Dear Dr. Debbie,
As the pandemic wears on, time has lost its meaning. Bedtimes at our house have gotten later and later.
One positive result is that our children, ages 7, 9, and 12, are getting very interested in astronomy. Normally (a hazy reference to time before COVID-19) summer activities would have kept us on a tight schedule with children and parents exhausted by appropriate bedtimes. What is the value of steady sleep patterns during a pandemic?
Screen time . . . bedtime . . . incubation time . . . family time . . . unprecedented time . . . Yes, time is being defined in new ways at the hands of this novel coronavirus. (My favorite is the new description of commuting time, which makes “travelling” to get to a meeting or to teach a class as quick as going from one room in my house to another!)
Regular bedtimes help our bodies keep to the earth’s rhythms of daylight and darkness. Eons of evolution have worked with the daily and seasonal patterns of our home planet to assure optimal health. Not only is an adequate amount of sleep important for energy, mental sharpness, and a good mood, but for the typical human, habitually timed sleep helps the immune system, cardiovascular health, cancer prevention, and emotional control.
That being said, these are most unusual times. Late night sky watching is a fantastic family hobby. Binoculars or a telescope would be a good investment, but aren’t really needed for beginning astronomers.
This summer is a great time to spot Jupiter and Saturn; these two planets are much further away from the sun than the earth. They shine brightly from the east after dark this month. Mars, our nearest neighboring planet, follows, rising close to midnight with its defining redness. We have a “new” moon this week, (more about that later) which means less moonlight and a better view of these faraway objects. Any early risers in your family can look for Mercury just before dawn.
The internet is full of information about what to watch for and when. You can add details about each planet from internet searches or from books requested from the library. Curbside library pickup is still in effect.
Comet NEOWISE and other Space Bits
This week promises to give the best views of a comet called NEOWISE which was only discovered late last March from a satellite space observatory. The acronym is the name of the satellite and stands for Near Earth Object Wide-field Infrared Survey Explorer. The comet also goes by C/2020 F3. Look for it just below the Big Dipper.
A comet casts a steady glow of reflected sunlight from a mass of rock, dust, and ice, usually several miles wide. Meteors, on the other hand, happen when a small chunk breaks off of a comet and burns up upon entering Earth’s atmosphere. Meteors appear as a streak of light across the dark sky. A double meteor shower is due to entertain us July 28-29, but a full moon might make it less spectacular this year. In August, especially from the 11th to the 14th, expect the Perseid meteor shower to be easy to see near the constellation of Perseus.
Check for future showers on the American Meteor Society’s calendar.
Constellations – Stories in the Sky
Greek Mythology is a good starting point for learning about the constellations. You can check ahead to see which heroes, villains, gods, animals, and other objects are expected to appear in the night’s sky https://in-the-sky.org/skymap2.php. The library has great resources for families to both read about the mythological figures and to learn what they look like and where to find them. Some books have glow-in-the-dark pictures of the constellations – a handy take-along reference for your late night adventures.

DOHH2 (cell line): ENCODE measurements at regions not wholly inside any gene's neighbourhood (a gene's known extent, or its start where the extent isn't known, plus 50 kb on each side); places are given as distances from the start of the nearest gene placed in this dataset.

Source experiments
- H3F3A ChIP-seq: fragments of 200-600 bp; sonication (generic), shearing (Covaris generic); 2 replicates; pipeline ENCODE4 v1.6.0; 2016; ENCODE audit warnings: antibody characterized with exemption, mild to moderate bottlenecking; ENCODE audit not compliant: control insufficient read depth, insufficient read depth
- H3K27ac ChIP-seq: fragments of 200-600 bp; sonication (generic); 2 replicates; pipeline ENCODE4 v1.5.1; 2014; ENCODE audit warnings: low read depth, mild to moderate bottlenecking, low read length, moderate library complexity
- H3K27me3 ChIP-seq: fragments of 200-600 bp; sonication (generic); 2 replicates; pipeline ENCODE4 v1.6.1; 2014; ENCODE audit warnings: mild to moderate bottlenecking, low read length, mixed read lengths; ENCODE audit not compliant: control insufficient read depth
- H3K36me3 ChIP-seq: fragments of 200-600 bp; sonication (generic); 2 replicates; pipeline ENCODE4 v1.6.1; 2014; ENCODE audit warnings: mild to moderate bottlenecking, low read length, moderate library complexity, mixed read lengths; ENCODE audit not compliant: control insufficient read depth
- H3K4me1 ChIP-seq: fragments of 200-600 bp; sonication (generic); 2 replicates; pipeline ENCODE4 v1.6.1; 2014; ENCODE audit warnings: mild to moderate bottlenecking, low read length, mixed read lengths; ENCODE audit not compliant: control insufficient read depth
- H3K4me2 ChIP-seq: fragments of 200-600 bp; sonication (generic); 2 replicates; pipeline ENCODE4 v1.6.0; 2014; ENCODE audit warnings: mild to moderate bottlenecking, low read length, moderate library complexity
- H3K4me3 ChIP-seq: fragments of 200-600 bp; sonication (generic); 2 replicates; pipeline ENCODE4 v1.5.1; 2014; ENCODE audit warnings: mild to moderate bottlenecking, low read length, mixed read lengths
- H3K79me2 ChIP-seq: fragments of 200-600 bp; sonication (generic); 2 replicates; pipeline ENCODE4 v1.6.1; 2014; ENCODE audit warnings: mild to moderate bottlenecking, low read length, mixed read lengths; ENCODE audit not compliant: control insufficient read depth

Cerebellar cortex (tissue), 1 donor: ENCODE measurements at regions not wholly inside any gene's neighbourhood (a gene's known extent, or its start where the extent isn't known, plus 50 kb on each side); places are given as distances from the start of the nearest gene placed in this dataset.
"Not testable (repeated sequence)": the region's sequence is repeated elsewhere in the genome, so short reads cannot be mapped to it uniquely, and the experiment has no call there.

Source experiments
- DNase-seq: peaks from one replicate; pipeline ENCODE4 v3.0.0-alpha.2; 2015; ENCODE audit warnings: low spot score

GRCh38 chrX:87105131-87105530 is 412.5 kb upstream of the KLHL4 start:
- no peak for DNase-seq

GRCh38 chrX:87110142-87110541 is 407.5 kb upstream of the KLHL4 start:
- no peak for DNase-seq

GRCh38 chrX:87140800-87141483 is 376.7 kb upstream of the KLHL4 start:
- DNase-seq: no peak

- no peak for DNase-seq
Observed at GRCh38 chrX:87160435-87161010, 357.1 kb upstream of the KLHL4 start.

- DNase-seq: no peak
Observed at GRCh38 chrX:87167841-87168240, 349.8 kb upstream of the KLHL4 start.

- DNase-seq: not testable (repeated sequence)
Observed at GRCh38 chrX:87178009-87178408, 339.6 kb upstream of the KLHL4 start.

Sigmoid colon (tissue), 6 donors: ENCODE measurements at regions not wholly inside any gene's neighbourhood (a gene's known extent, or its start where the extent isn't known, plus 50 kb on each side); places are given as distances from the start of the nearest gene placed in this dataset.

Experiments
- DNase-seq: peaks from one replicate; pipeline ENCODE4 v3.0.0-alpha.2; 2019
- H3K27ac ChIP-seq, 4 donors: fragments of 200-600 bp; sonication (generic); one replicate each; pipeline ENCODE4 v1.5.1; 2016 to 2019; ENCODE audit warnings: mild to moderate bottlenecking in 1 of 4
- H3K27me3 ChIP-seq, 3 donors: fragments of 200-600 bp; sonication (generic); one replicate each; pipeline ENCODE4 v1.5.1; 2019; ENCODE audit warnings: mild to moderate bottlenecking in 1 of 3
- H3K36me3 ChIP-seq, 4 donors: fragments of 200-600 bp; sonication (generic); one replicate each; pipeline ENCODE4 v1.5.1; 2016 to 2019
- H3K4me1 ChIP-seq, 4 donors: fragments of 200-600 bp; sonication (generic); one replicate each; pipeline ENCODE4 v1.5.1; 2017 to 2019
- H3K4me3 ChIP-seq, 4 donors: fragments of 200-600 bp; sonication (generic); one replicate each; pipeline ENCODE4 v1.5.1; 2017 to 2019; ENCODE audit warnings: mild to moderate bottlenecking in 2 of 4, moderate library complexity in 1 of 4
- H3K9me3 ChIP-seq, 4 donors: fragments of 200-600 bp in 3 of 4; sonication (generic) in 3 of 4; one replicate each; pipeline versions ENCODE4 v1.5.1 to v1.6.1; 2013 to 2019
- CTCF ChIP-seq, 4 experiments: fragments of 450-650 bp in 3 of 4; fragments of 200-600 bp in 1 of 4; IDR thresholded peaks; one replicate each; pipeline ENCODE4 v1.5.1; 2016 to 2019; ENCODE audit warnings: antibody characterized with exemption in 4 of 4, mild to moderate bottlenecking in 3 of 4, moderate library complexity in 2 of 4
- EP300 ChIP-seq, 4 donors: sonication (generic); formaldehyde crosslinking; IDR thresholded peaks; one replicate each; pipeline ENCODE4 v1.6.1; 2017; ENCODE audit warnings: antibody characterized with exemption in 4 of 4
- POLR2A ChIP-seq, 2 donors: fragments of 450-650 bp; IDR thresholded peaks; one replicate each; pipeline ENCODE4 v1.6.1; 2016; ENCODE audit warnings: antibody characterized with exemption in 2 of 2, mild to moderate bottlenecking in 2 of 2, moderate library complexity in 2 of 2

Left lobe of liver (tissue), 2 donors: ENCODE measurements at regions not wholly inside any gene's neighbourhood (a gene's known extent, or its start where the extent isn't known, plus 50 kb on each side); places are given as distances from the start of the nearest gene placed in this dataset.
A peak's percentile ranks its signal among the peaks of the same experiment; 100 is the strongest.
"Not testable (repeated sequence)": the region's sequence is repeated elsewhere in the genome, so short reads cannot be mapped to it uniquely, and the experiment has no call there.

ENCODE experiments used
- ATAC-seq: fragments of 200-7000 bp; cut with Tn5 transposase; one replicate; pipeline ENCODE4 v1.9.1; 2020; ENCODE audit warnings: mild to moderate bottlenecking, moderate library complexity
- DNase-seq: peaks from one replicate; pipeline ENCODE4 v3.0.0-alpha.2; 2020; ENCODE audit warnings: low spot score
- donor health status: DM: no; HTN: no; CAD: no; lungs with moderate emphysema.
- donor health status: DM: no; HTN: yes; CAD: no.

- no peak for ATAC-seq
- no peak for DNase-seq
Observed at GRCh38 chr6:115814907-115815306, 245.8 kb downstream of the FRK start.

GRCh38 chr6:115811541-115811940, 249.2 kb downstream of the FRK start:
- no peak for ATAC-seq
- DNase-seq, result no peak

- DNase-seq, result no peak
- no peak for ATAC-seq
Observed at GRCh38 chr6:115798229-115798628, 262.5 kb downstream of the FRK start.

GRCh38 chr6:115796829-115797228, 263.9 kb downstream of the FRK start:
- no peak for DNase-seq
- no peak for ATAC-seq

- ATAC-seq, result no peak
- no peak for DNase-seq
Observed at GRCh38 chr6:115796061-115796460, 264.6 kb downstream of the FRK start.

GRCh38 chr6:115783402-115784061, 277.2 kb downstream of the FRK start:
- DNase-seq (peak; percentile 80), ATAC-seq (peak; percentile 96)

The Big Dipper is a constellation related to more recent history. During the time of slavery in the United States, runaways used the North Star to find their way to freedom. Use the outside two stars of the Big Dipper’s bowl, known as the “pointer stars”, to spot the last star on the handle of the Little Dipper which is situated facing the Big Dipper. That’s Polaris, always located in the northern part of the sky at night all across the northern hemisphere. It’s been an aid to navigation since ancient mariners first set sail.
The National Aeronautic and Space Administration (NASA) hosts a website which highlights each month’s constellations and other celestial events.
The Waxing and Waning Moon
Use a calendar to plot the phases, and timing, of the moon! “New moon” is when the shadow side is fully facing Earth. It’s hard to see. Then, day by day, it begins to “wax” into a crescent then into a quarter moon (looks like a half-circle), then “gibbous moon” (which means hump-backed) before being a full moon lighting up the sky. Unless of course it is up during the day time. The moon’s phases are complete and back to “new moon” in about 28-29 days. It rises and sets, however, on an almost 25-hour cycle. This means if you notice where the moon is at 9 pm one evening, it’ll be in the same spot at around 10 pm the next evening.
Because of the moon’s elliptical orbit, astronomers can predict when we can see a bigger than normal full moon because its position on the ellipse takes it closer to Earth. This is known as a Super Moon. There’s one expected on April 26, 2021.
Add that to your list of things to look forward to. For now, staying up late due to a looser family schedule is a pleasant perk of the pandemic.
Deborah Wood, Ph.D. is a child development specialist with degrees in Early Childhood Education, Counseling, and Human Development. Workshops for parents, teachers, and childcare professionals can be found at: drdebbiewood.com.
Dr. Wood is conducting an online workshop “Little Kids at Hope” for parents and caregivers of children from birth to age five on Saturday, August 1. Register with Chesapeake Children’s Museum: 410-990-1993 or www.theccm.org.